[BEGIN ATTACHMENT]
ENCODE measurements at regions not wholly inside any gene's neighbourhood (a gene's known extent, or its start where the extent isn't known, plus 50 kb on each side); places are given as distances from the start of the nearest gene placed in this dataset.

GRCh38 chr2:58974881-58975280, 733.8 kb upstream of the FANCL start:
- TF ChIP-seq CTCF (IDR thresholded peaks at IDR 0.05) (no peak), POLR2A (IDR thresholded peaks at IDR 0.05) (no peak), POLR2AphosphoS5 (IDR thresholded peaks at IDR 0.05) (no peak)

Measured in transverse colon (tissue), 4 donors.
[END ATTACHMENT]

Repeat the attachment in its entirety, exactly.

ENCODE measurements at regions not wholly inside any gene's neighbourhood (a gene's known extent, or its start where the extent isn't known, plus 50 kb on each side); places are given as distances from the start of the nearest gene placed in this dataset.

GRCh38 chr2:58974881-58975280, 733.8 kb upstream of the FANCL start:
- TF ChIP-seq CTCF (IDR thresholded peaks at IDR 0.05) (no peak), POLR2A (IDR thresholded peaks at IDR 0.05) (no peak), POLR2AphosphoS5 (IDR thresholded peaks at IDR 0.05) (no peak)

Measured in transverse colon (tissue), 4 donors.